Horia: When pitching 2D animated cinematics, the goal was just for us to communicate mood better. But we ended up with 2.5D cinematics. There were things that were way better to show with illustrations (big explosions, huge armies etc), and there were things better to tell. That’s why we have conversational cinematics to take care of conversational stuff, which include animated 3D characters, rendered in real time, and showing off the players’ custom armors etc. The biggest choice I had to make in editing scripts and deciding what we’d work on was ensuring that I coupled each type of story the writers wanted to tell with the best tool to do so. I know that’s rather broad, but it took this type of approach to ensure that we weren’t constantly trying to make the translations you spoke of during production. By the time we were in full swing, the writers knew how much and how little to write for every scene because they relied on the storyboards to show rather than tell.
Pip: As a related question, one of the pieces of concept art on the GW2 site which always stuck out to me as it was so different was this one:
Concept art by Theo Prins
I was just curious to see whether it was one of your pieces and whether you could tell me a bit more about it if it was?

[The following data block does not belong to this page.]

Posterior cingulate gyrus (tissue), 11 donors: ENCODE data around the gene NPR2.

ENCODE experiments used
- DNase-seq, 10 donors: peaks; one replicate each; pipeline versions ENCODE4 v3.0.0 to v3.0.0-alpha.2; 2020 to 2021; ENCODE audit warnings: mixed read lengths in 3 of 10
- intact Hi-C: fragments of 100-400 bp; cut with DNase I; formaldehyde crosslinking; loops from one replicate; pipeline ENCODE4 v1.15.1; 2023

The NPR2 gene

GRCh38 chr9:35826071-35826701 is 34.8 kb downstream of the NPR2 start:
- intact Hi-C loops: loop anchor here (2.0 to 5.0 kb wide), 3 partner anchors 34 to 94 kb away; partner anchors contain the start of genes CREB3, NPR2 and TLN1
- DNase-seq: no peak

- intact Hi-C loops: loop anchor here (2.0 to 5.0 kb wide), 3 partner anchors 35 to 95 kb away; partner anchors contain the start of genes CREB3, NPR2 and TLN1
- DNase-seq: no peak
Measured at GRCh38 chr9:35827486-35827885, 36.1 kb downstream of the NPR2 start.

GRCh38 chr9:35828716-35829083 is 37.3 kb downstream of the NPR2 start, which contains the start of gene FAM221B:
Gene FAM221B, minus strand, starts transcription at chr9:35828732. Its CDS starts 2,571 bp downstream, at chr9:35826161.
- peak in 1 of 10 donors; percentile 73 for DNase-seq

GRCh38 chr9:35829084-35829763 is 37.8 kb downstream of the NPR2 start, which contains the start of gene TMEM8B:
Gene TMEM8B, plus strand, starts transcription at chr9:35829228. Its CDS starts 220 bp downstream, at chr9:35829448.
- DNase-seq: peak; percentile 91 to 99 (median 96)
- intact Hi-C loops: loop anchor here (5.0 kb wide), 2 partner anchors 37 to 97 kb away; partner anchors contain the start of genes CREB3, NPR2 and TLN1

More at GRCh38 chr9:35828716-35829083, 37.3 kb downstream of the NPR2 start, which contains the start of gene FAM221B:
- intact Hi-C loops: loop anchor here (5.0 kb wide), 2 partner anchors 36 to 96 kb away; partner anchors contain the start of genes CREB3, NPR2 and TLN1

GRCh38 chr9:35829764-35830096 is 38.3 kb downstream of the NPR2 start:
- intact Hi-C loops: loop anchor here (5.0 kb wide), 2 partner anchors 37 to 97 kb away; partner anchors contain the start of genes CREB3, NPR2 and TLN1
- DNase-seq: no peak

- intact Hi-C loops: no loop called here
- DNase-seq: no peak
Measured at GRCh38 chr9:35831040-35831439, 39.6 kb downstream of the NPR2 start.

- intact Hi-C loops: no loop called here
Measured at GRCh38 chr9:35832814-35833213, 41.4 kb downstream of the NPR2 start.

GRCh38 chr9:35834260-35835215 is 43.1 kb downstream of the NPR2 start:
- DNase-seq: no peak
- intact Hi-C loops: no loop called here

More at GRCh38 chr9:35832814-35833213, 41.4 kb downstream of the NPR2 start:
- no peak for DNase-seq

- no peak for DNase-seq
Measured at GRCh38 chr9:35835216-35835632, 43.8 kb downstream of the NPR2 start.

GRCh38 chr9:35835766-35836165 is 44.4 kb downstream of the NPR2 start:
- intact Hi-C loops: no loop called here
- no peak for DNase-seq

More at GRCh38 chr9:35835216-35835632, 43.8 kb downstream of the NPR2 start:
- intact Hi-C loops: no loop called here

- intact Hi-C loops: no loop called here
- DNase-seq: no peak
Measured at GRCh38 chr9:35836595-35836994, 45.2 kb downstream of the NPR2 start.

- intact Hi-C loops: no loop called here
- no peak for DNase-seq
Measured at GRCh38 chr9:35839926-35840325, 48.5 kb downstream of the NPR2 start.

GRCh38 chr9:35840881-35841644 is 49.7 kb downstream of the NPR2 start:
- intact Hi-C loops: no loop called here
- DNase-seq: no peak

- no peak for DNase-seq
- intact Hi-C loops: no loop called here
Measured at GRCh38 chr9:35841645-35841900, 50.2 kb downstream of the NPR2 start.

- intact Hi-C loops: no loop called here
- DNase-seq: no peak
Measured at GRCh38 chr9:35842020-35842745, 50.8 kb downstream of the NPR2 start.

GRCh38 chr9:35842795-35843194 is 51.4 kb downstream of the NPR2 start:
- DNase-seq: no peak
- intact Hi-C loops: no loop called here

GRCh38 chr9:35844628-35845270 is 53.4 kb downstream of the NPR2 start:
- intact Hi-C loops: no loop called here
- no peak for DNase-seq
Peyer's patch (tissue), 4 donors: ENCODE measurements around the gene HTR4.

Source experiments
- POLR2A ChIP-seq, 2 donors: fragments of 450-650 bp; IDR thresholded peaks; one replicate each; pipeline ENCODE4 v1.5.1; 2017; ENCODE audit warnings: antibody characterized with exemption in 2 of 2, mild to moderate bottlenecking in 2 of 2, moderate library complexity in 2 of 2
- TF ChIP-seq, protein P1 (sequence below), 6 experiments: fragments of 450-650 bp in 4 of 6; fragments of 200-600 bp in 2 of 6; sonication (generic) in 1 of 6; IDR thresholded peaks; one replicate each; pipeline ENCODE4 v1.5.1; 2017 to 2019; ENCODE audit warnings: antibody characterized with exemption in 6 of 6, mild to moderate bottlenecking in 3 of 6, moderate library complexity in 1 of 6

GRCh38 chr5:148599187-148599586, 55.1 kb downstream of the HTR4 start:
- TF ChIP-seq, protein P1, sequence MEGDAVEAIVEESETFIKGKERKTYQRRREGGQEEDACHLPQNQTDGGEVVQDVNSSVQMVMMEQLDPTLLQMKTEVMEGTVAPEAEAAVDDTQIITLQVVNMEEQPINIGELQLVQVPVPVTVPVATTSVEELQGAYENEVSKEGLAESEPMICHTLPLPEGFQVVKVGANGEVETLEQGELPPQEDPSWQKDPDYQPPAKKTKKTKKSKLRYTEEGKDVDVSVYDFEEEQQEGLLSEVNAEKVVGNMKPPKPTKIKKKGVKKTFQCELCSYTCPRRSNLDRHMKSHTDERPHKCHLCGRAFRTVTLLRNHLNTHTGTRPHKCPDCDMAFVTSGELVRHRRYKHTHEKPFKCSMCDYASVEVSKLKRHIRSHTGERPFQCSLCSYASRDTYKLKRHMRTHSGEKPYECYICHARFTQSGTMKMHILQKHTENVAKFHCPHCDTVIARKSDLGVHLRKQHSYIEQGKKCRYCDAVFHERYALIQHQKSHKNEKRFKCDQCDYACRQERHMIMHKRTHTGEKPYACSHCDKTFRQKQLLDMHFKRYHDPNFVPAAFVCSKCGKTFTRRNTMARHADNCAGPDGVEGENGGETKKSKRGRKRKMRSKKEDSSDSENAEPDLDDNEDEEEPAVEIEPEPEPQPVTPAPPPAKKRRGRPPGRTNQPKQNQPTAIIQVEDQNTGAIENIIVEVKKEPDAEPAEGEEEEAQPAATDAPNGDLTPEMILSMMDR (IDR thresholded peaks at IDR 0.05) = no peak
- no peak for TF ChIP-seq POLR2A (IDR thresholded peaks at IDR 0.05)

Horia: It is not one of mine, but it’s quite beautiful. This is a perfect example of what I spoke about before – each concept, first and foremost, communicates a tone or mood. We’ve had several concept artists on the team over the years, and never have we asked them to change their hand or alter their style. It’s important to us that artists feel comfortable doing their work, because that is when they feel most free to explore. I honestly don’t recall what this image was for, but there are many others that stand out to me as “different” in our archives, and they each served a unique purpose at the time.
Pip: Guild Wars 2 is nearly five years old now, I was wondering what your relationship is to a project which lasts that long – how do you maintain your interest and keep bringing fresh inspiration?